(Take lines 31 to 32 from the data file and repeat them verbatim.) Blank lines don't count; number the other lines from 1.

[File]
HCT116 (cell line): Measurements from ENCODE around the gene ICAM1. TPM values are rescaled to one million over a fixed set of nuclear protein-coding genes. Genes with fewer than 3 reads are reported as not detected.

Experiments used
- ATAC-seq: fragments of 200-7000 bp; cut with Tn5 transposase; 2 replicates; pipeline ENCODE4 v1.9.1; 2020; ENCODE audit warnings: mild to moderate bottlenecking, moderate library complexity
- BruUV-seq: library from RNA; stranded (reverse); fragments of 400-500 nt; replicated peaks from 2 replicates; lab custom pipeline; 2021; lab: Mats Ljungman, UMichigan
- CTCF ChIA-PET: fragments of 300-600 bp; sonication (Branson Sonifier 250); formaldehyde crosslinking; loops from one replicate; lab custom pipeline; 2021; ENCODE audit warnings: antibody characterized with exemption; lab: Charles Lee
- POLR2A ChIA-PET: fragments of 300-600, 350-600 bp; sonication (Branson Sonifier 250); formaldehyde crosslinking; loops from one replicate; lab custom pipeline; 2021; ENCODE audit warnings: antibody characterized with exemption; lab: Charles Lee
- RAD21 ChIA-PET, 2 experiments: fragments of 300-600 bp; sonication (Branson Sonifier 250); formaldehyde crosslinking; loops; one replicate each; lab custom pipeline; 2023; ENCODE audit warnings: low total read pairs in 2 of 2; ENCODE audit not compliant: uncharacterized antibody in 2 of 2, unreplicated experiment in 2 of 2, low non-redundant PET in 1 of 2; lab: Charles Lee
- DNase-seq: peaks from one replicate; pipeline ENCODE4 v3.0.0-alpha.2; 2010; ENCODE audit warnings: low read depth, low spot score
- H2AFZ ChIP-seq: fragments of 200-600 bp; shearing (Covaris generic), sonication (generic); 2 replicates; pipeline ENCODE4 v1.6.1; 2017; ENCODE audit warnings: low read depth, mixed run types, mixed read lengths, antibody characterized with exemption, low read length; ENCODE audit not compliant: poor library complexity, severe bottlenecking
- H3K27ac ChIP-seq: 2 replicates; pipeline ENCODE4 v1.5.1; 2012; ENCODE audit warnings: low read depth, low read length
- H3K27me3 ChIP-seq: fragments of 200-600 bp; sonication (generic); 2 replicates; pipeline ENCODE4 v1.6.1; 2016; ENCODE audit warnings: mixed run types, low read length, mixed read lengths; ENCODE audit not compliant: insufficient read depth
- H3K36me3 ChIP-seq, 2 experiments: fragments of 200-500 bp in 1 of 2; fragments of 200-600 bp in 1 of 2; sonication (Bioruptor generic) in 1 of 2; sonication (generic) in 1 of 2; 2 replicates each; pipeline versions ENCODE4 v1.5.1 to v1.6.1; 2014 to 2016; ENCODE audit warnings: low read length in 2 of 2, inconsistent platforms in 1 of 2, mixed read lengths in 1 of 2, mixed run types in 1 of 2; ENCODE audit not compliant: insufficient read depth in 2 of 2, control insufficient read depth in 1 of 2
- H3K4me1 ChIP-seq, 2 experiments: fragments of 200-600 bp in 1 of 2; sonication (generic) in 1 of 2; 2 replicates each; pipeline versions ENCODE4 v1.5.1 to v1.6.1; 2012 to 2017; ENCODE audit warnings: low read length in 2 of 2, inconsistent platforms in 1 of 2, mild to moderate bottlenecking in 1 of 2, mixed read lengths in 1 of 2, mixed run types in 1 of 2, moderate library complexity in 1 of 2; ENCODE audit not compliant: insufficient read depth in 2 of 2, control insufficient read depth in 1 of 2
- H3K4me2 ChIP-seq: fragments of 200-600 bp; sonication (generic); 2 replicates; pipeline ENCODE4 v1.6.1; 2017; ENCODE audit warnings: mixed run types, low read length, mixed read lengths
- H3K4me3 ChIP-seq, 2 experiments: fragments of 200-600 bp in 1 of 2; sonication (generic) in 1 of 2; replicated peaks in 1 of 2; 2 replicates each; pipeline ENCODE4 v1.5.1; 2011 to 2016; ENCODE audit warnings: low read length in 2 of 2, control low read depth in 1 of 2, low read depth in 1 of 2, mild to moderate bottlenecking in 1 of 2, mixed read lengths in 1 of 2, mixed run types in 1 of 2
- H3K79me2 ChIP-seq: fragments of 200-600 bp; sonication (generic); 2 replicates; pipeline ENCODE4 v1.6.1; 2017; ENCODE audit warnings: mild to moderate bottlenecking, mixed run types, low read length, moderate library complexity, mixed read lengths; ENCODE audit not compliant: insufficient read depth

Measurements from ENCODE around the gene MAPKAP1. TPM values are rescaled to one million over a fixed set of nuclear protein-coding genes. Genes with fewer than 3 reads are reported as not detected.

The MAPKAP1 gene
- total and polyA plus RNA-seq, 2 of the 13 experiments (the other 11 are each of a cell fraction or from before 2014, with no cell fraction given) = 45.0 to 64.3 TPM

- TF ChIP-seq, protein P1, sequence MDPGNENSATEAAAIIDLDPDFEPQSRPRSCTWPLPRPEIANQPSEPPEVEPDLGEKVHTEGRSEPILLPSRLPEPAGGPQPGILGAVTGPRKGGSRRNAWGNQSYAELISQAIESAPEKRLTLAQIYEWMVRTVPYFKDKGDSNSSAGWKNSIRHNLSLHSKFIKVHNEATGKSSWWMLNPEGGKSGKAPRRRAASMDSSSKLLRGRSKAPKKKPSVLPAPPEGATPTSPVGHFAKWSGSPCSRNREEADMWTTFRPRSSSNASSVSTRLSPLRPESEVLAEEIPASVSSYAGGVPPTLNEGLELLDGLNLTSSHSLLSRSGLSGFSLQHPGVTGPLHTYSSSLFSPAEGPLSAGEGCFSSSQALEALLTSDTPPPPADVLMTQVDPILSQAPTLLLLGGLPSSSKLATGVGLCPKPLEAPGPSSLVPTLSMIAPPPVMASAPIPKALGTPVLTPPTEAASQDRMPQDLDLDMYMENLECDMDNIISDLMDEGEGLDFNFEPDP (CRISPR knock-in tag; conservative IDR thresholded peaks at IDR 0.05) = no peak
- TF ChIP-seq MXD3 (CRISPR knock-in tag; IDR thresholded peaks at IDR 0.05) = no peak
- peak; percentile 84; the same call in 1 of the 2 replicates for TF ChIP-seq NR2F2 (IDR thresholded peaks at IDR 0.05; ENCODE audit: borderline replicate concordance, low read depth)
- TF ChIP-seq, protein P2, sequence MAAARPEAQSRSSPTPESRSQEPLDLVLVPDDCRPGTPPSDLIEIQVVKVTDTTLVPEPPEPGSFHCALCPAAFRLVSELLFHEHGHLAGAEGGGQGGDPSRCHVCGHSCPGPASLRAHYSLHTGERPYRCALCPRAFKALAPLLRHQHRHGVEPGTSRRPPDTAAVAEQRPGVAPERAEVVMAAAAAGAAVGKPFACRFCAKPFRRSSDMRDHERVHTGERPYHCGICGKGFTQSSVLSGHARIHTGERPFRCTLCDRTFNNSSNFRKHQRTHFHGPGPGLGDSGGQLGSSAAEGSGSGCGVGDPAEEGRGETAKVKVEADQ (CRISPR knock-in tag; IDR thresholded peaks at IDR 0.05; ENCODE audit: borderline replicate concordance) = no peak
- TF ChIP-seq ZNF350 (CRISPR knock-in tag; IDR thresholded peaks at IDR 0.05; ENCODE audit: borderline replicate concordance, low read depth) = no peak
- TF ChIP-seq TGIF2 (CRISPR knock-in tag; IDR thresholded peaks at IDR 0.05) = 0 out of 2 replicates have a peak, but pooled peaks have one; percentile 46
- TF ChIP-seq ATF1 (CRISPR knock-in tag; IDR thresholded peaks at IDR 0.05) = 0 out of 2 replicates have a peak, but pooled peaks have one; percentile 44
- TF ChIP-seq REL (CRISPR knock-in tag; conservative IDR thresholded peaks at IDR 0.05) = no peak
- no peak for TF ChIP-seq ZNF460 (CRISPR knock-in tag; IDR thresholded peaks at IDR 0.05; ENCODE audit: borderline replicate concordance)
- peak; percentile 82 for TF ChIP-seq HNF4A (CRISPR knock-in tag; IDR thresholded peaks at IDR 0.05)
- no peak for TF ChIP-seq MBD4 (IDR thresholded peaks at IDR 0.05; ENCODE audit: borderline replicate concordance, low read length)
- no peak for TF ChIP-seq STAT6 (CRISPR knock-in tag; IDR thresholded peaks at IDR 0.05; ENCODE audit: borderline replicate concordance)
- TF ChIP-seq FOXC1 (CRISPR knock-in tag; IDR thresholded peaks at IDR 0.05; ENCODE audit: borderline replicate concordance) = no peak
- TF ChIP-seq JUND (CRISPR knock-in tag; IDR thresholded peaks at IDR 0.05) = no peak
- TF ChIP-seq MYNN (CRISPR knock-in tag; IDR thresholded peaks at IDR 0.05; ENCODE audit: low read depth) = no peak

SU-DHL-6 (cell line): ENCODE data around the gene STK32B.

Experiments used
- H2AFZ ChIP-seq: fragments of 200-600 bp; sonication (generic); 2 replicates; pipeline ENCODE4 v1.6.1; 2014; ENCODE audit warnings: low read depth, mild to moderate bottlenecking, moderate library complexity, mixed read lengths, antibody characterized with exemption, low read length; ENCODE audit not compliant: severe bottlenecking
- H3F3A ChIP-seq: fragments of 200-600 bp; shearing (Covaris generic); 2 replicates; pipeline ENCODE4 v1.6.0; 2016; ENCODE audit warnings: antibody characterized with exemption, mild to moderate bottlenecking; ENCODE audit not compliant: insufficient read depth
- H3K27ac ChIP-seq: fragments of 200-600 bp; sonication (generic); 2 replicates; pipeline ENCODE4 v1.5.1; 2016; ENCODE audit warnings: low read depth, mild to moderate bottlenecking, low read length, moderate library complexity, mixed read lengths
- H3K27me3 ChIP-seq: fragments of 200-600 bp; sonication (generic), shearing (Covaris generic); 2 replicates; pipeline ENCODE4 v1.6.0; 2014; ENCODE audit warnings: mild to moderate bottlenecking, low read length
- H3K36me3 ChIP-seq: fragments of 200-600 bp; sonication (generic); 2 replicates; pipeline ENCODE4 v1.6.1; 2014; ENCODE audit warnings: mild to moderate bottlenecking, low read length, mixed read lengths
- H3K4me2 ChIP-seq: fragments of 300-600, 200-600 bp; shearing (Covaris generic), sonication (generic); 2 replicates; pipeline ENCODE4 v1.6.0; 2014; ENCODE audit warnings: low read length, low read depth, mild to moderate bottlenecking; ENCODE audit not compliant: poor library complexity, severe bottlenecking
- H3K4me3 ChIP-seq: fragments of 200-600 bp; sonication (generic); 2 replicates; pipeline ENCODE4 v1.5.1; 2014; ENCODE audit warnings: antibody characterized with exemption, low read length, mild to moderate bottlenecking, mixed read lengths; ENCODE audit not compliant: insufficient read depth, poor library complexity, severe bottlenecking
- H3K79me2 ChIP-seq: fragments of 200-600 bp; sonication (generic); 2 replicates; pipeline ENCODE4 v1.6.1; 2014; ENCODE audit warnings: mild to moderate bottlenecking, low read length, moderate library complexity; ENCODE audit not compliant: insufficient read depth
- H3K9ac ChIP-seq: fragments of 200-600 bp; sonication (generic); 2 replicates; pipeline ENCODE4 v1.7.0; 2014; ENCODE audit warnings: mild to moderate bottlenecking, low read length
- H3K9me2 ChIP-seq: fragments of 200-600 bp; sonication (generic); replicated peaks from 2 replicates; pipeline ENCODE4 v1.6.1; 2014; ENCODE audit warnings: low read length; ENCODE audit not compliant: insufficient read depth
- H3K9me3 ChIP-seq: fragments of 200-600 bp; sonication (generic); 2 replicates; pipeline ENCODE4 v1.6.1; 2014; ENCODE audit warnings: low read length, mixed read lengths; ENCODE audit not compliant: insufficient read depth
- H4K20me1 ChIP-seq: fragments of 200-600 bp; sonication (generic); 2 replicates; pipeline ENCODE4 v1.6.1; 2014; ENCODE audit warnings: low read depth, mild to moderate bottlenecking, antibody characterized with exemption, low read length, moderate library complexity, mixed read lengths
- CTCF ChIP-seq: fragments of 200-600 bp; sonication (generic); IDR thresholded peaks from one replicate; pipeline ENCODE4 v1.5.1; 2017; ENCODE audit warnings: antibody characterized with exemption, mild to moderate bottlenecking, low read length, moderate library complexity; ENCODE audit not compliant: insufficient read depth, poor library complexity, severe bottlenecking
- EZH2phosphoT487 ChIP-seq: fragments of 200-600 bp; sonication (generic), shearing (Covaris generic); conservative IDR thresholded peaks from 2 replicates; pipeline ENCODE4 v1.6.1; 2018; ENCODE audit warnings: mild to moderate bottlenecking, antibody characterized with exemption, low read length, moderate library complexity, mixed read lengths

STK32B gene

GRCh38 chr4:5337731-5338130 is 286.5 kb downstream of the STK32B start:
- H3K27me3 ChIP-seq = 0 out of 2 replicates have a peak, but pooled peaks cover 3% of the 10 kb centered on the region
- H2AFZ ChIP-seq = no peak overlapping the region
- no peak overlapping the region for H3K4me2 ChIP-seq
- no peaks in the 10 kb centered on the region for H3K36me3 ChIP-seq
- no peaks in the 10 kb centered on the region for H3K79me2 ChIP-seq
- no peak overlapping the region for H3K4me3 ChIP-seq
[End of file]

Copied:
- no peak for TF ChIP-seq STAT6 (CRISPR knock-in tag; IDR thresholded peaks at IDR 0.05; ENCODE audit: borderline replicate concordance)
- TF ChIP-seq FOXC1 (CRISPR knock-in tag; IDR thresholded peaks at IDR 0.05; ENCODE audit: borderline replicate concordance) = no peak